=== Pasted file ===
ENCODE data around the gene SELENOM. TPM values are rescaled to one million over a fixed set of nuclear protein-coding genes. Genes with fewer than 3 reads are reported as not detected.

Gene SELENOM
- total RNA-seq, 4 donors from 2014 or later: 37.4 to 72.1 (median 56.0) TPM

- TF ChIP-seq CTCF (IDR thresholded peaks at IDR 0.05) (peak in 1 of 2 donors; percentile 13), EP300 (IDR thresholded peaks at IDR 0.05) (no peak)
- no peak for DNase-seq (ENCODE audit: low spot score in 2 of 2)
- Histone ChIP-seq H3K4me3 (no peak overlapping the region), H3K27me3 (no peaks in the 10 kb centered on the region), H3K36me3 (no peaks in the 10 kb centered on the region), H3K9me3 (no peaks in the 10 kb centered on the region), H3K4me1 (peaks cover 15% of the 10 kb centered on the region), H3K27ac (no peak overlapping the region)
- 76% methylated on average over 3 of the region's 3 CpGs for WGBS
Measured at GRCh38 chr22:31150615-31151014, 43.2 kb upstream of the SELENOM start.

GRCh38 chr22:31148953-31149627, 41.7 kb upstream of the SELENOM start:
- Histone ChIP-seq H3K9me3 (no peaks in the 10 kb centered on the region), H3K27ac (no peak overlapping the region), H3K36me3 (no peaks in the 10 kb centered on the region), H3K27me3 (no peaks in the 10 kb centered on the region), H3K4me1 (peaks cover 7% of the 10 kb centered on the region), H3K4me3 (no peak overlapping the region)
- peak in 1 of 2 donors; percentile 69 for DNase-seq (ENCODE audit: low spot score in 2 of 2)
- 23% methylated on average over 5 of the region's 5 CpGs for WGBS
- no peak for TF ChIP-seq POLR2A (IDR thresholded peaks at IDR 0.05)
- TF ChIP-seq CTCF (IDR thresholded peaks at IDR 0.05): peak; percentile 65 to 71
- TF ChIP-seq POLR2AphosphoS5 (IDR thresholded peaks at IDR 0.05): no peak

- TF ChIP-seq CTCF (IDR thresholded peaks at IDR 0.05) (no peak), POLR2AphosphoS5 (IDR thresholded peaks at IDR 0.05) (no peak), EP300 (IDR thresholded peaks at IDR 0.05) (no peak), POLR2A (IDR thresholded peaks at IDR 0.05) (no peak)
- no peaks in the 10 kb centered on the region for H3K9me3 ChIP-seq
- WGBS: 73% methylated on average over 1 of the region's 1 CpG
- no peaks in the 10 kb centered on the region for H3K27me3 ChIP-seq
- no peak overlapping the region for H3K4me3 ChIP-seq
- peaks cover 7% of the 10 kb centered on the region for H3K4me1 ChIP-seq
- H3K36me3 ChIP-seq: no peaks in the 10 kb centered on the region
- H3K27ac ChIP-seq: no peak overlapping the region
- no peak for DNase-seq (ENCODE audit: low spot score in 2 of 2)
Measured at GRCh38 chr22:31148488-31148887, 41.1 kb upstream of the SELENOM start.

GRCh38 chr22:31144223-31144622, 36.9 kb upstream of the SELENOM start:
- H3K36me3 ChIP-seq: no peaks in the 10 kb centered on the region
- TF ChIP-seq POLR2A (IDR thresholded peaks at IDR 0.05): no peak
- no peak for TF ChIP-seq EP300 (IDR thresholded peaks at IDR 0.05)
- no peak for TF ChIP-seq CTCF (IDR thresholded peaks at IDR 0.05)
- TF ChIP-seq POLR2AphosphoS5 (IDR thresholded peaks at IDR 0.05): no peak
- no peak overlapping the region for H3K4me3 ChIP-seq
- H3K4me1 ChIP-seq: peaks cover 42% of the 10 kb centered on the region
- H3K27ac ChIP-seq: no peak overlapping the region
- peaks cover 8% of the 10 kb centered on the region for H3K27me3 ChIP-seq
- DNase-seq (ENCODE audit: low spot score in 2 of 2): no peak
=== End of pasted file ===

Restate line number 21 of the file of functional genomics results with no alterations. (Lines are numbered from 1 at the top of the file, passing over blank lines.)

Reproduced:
- peaks cover 7% of the 10 kb centered on the region for H3K4me1 ChIP-seq